Posts published in August, 2011
From Gay Clyburn, Carnegie Foundation
THE WORST WAY TO TEACH MATH
David Bressoud writes for the Mathematical Association of America: One of the most personally disturbing pieces of information gleaned from the MAA survey of over 700 calculus instructors was that almost two-thirds agreed with the statement, “Calculus students learn best from lectures, provided they are clear and well-prepared.” Another 20% somewhat disagreed. Only 15% disagreed or strongly disagreed. This belief of most calculus instructors that students learn best from lectures is in direct contradiction to the observation made by Halmos:“A good lecture is usually systematic, complete, precise—and dull; it is a bad teaching instrument.” This common belief is also contradicted by the evidence that we have, the most recent and dramatic of which comes from the Carl Wieman Science Education Initiative (CWSEI) at the University of British Columbia (UBC). The CWSEI study compared lecture format with interactive, clicker-based peer instruction in two large (267 and 271 students, respectively) sections of introductory physics for engineering majors. The results were published in Science. What is most impressive is how well controlled the study was—ensuring that the two classes really were comparable—and how strong the outcome was: The clicker-based peer instruction class performed 2.5 standard deviations above the control group.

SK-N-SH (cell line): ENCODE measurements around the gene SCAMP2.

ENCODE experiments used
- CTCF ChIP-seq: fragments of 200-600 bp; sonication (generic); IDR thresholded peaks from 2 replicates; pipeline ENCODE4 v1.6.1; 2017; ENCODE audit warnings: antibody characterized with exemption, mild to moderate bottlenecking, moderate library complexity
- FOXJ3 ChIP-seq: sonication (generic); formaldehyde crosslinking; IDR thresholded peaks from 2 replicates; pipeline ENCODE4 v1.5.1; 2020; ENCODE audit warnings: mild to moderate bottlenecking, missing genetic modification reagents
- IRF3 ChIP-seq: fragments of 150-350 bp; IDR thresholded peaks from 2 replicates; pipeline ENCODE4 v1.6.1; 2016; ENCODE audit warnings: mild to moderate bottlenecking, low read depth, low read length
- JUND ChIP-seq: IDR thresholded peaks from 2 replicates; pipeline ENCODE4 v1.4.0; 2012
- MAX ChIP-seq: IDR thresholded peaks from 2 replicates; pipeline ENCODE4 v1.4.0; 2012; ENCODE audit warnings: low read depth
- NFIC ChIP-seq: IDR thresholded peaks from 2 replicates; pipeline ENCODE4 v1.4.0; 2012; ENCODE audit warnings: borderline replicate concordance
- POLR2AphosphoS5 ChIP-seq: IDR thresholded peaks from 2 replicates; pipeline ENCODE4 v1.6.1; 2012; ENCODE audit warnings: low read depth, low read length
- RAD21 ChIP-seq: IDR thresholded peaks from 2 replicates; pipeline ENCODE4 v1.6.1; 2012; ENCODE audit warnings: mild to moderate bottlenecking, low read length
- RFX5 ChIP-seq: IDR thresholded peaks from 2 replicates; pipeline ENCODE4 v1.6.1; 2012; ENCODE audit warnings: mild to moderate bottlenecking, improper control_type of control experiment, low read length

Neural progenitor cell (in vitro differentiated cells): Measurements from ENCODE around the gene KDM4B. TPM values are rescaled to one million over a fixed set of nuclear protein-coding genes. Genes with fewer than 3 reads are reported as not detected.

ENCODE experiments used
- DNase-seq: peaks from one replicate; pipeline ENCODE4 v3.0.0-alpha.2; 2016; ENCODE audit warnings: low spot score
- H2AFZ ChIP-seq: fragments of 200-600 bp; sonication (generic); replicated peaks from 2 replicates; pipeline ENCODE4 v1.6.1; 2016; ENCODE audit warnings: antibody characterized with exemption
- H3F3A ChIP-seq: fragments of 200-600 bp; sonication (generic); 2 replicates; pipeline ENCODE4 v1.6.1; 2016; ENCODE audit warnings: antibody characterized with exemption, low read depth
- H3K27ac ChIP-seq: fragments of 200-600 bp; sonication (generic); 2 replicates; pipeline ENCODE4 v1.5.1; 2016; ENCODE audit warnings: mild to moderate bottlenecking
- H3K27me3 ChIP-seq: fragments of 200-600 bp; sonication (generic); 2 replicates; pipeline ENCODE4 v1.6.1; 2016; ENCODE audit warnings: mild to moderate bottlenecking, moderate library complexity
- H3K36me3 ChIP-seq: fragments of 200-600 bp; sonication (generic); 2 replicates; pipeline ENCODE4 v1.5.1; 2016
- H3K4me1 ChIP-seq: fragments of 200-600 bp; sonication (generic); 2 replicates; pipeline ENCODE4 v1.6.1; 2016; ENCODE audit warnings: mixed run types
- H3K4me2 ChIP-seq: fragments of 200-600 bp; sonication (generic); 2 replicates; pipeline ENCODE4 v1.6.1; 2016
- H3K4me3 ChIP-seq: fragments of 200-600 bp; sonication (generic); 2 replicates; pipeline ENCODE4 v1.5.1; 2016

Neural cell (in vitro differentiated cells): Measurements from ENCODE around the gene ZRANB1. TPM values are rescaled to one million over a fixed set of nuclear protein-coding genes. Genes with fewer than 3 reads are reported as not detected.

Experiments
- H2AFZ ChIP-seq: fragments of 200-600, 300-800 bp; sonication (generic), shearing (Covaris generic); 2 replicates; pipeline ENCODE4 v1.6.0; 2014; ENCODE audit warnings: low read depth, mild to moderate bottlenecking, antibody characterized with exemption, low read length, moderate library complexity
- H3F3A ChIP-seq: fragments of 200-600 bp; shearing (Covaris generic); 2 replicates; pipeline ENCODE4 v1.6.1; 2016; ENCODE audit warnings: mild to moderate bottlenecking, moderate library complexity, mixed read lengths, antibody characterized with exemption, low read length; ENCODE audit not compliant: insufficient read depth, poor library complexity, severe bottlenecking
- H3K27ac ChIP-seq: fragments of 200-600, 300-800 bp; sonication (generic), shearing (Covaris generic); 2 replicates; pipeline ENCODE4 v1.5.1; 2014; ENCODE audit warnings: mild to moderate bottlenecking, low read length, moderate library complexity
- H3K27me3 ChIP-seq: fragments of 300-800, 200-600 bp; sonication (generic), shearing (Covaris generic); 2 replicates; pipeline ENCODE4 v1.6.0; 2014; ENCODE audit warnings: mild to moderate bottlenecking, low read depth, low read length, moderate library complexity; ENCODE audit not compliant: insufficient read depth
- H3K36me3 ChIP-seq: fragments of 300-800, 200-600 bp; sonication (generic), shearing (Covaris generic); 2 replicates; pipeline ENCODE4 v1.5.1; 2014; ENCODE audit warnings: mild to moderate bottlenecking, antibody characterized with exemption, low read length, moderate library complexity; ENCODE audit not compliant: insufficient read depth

Promoting Educational Opportunity: The Pell Grant Program at Community Colleges
This brief examines the historical and programmatic nature of the Pell Grant program and investigates how it has come to form trends over time. Underlying the examination is the use and importance of the program to college students, with a focus on those attending community colleges.
41st Annual Survey Report on State-Sponsored Financial Aid
This report provides data regarding state-funded expenditures for student financial aid and illustrates the extent of efforts made by the states to assist postsecondary students. Information in this report is based on academic year 2009-10 data from the 41st Annual National Association of State Student Grant and Aid Programs (NASSGAP) survey.